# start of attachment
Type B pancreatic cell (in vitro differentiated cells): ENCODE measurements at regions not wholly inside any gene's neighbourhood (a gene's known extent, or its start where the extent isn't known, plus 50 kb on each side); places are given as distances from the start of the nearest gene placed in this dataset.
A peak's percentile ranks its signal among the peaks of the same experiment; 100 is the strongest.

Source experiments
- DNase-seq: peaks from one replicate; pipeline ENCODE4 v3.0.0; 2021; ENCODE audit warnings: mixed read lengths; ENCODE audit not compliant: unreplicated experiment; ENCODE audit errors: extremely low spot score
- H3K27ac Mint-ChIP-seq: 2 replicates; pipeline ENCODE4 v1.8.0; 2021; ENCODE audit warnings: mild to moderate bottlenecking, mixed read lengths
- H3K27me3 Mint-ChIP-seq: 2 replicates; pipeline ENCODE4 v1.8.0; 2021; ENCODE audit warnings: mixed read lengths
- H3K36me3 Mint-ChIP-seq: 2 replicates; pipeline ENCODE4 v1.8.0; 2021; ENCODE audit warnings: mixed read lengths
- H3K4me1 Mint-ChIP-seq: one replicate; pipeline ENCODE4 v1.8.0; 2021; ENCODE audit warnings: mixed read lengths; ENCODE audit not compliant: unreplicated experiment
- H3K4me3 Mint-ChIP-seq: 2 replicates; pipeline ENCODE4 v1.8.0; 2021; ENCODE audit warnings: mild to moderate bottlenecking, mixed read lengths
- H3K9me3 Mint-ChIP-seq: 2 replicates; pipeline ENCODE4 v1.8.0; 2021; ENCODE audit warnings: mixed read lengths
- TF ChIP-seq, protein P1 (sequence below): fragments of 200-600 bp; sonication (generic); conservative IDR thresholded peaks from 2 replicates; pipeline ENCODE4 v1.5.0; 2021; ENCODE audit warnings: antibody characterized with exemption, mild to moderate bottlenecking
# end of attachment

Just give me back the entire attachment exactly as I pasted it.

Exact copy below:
Type B pancreatic cell (in vitro differentiated cells): ENCODE measurements at regions not wholly inside any gene's neighbourhood (a gene's known extent, or its start where the extent isn't known, plus 50 kb on each side); places are given as distances from the start of the nearest gene placed in this dataset.
A peak's percentile ranks its signal among the peaks of the same experiment; 100 is the strongest.

Source experiments
- DNase-seq: peaks from one replicate; pipeline ENCODE4 v3.0.0; 2021; ENCODE audit warnings: mixed read lengths; ENCODE audit not compliant: unreplicated experiment; ENCODE audit errors: extremely low spot score
- H3K27ac Mint-ChIP-seq: 2 replicates; pipeline ENCODE4 v1.8.0; 2021; ENCODE audit warnings: mild to moderate bottlenecking, mixed read lengths
- H3K27me3 Mint-ChIP-seq: 2 replicates; pipeline ENCODE4 v1.8.0; 2021; ENCODE audit warnings: mixed read lengths
- H3K36me3 Mint-ChIP-seq: 2 replicates; pipeline ENCODE4 v1.8.0; 2021; ENCODE audit warnings: mixed read lengths
- H3K4me1 Mint-ChIP-seq: one replicate; pipeline ENCODE4 v1.8.0; 2021; ENCODE audit warnings: mixed read lengths; ENCODE audit not compliant: unreplicated experiment
- H3K4me3 Mint-ChIP-seq: 2 replicates; pipeline ENCODE4 v1.8.0; 2021; ENCODE audit warnings: mild to moderate bottlenecking, mixed read lengths
- H3K9me3 Mint-ChIP-seq: 2 replicates; pipeline ENCODE4 v1.8.0; 2021; ENCODE audit warnings: mixed read lengths
- TF ChIP-seq, protein P1 (sequence below): fragments of 200-600 bp; sonication (generic); conservative IDR thresholded peaks from 2 replicates; pipeline ENCODE4 v1.5.0; 2021; ENCODE audit warnings: antibody characterized with exemption, mild to moderate bottlenecking